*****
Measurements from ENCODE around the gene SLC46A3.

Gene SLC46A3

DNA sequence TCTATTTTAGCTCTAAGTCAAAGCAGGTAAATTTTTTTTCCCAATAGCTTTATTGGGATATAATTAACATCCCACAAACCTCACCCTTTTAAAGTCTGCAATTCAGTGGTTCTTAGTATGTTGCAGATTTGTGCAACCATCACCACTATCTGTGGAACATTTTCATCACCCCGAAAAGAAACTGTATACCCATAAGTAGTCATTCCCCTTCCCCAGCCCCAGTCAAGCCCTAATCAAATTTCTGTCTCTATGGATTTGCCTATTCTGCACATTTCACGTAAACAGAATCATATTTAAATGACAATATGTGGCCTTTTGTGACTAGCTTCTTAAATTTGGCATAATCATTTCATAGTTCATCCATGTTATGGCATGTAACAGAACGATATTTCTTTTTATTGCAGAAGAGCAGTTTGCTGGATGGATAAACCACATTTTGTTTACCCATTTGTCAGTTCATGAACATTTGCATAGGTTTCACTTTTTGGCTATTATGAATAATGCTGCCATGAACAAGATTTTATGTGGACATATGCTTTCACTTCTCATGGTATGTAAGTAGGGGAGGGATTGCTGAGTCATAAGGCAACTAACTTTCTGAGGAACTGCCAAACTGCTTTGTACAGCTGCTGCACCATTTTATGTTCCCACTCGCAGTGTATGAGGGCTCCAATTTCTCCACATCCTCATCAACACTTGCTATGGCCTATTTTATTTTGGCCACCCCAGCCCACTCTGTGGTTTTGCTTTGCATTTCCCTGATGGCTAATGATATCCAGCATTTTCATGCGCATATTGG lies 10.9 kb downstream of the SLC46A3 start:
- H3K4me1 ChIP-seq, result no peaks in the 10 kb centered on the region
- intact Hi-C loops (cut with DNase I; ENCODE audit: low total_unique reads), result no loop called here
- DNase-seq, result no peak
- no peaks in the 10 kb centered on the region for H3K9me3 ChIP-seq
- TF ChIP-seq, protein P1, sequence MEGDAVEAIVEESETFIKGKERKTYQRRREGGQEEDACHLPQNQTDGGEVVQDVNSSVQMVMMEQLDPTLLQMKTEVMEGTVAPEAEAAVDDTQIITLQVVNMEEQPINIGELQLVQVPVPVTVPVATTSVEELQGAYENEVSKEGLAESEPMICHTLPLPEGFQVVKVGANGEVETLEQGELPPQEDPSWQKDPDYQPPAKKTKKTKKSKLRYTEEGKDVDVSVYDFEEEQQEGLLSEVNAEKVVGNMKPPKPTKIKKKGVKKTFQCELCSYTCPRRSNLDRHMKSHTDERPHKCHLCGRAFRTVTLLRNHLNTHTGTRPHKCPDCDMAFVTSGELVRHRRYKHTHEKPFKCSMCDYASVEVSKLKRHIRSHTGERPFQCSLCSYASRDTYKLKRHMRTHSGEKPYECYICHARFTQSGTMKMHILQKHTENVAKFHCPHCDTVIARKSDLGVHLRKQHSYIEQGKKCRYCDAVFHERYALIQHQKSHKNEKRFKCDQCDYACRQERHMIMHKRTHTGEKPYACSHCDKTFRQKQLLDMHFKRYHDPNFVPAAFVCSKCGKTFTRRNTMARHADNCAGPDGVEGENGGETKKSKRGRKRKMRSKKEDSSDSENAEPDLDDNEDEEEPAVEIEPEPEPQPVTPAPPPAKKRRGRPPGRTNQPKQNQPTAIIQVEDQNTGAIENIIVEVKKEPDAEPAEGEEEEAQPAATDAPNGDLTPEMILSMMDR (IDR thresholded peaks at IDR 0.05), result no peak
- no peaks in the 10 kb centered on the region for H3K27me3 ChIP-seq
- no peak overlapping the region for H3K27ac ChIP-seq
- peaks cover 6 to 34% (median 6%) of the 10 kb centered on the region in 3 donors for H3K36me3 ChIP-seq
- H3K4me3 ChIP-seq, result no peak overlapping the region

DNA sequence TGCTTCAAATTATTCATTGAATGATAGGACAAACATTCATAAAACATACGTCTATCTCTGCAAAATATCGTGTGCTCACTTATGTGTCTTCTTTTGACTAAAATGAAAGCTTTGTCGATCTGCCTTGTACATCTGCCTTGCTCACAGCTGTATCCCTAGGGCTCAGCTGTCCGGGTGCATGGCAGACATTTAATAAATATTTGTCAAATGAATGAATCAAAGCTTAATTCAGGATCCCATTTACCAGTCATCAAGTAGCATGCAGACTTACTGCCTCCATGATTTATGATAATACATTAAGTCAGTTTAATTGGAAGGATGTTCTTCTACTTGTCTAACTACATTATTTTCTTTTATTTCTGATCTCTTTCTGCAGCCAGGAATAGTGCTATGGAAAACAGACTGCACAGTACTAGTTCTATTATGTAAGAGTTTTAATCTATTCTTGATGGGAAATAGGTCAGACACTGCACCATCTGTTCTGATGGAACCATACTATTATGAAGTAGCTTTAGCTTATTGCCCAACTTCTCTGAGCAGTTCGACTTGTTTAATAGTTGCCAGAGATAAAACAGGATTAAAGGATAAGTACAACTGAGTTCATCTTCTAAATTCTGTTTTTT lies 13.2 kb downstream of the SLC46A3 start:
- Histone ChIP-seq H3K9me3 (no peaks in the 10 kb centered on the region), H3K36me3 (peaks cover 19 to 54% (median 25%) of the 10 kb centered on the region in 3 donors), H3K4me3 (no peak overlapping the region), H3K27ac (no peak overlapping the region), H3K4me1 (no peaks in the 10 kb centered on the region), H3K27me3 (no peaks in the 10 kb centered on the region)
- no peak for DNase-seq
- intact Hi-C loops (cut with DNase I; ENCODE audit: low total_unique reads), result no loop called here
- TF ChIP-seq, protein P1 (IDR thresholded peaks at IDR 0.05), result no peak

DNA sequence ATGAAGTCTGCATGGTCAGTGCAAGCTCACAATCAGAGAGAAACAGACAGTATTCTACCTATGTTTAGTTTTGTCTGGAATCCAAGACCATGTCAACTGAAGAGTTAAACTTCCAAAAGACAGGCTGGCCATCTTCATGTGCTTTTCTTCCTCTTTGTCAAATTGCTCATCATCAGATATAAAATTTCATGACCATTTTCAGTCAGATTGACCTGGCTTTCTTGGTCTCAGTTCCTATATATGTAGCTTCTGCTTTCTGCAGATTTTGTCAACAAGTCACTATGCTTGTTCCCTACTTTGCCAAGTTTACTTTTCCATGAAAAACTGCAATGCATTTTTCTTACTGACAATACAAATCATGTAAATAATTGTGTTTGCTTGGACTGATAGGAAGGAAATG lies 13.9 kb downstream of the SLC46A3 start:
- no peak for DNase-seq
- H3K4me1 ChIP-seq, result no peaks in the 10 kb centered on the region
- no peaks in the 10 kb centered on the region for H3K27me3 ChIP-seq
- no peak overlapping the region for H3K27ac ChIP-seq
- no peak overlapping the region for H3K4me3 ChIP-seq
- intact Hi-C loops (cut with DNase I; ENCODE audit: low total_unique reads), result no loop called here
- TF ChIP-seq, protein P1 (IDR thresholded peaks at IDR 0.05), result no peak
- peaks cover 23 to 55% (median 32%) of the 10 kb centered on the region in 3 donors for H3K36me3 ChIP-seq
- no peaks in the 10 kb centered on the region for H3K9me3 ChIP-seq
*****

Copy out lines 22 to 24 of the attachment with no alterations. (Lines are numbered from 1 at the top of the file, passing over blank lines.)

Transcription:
- no peak overlapping the region for H3K27ac ChIP-seq
- no peak overlapping the region for H3K4me3 ChIP-seq
- intact Hi-C loops (cut with DNase I; ENCODE audit: low total_unique reads), result no loop called here